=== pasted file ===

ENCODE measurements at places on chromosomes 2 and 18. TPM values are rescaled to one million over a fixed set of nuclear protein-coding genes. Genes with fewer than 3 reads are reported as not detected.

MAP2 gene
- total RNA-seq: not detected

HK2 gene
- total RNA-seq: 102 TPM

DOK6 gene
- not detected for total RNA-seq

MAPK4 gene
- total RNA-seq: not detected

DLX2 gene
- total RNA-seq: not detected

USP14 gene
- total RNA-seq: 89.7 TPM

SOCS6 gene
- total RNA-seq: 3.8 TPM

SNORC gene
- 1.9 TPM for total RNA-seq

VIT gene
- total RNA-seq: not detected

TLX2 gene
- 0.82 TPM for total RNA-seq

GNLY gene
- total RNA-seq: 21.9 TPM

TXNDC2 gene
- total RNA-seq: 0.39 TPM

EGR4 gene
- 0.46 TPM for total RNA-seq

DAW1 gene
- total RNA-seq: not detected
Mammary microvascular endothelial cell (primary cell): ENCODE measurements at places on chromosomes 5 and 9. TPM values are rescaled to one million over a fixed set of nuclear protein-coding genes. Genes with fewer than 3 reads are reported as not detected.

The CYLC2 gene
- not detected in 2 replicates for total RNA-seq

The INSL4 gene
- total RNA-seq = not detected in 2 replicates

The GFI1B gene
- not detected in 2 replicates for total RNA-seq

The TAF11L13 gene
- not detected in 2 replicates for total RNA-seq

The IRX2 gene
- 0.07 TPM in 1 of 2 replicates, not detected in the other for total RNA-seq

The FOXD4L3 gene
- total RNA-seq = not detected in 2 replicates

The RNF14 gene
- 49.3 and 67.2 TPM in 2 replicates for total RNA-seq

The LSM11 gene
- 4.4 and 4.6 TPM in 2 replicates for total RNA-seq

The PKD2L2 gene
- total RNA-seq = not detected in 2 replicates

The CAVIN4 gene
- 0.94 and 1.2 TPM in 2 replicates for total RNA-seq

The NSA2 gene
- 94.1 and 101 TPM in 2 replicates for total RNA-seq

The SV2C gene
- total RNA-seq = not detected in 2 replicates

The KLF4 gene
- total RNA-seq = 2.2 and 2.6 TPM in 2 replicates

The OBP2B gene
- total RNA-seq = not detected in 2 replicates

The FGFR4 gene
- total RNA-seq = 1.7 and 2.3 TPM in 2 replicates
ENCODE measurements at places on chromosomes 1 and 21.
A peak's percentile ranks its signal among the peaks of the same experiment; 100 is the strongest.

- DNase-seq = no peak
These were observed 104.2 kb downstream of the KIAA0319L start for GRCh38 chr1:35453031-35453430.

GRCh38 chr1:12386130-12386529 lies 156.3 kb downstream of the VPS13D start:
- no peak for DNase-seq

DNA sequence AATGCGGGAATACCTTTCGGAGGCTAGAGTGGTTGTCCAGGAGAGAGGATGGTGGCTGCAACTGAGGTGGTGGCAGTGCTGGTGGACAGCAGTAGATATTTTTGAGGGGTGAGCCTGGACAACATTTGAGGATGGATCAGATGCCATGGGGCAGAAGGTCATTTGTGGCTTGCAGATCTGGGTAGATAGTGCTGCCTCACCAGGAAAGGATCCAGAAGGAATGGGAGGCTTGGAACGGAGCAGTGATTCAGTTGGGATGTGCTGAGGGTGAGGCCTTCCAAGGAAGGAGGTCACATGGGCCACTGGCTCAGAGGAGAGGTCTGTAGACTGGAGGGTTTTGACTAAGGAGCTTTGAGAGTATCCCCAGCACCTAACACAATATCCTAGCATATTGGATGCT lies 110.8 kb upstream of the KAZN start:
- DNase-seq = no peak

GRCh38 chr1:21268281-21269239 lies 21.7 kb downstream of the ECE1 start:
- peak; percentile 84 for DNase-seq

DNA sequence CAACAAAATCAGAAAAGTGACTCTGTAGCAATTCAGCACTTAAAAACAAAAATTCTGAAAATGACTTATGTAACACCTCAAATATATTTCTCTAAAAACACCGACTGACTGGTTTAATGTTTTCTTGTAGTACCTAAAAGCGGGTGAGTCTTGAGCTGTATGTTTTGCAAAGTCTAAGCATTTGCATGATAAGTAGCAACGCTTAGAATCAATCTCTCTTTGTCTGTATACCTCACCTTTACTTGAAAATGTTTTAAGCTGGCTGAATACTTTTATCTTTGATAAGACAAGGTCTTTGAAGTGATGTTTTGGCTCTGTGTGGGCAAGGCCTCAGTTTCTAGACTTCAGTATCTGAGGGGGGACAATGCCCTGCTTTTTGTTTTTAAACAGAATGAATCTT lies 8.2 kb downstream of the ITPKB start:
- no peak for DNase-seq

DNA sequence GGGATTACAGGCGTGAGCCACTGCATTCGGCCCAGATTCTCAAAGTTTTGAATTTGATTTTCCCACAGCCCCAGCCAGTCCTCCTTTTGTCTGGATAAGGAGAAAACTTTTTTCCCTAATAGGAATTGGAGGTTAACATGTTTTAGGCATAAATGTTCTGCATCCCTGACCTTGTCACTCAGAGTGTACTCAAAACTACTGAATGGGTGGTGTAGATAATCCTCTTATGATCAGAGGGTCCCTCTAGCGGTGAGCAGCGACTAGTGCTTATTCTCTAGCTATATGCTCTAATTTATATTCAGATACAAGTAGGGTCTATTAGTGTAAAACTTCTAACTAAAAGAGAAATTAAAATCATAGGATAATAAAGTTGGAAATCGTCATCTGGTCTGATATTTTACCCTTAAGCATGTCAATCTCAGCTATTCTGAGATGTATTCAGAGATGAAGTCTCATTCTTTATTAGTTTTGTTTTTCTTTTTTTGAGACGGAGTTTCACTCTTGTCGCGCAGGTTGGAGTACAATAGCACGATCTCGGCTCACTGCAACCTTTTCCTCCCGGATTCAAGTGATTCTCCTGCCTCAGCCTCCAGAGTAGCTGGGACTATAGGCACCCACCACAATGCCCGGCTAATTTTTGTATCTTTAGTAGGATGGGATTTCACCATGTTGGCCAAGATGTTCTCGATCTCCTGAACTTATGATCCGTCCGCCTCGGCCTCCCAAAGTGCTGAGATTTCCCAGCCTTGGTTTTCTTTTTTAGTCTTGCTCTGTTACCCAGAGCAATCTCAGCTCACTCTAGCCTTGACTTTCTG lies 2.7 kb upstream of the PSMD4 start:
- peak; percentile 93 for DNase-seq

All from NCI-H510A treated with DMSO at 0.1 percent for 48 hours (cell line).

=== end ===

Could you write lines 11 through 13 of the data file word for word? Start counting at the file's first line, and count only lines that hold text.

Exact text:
- total RNA-seq: not detected

USP14 gene
- total RNA-seq: 89.7 TPM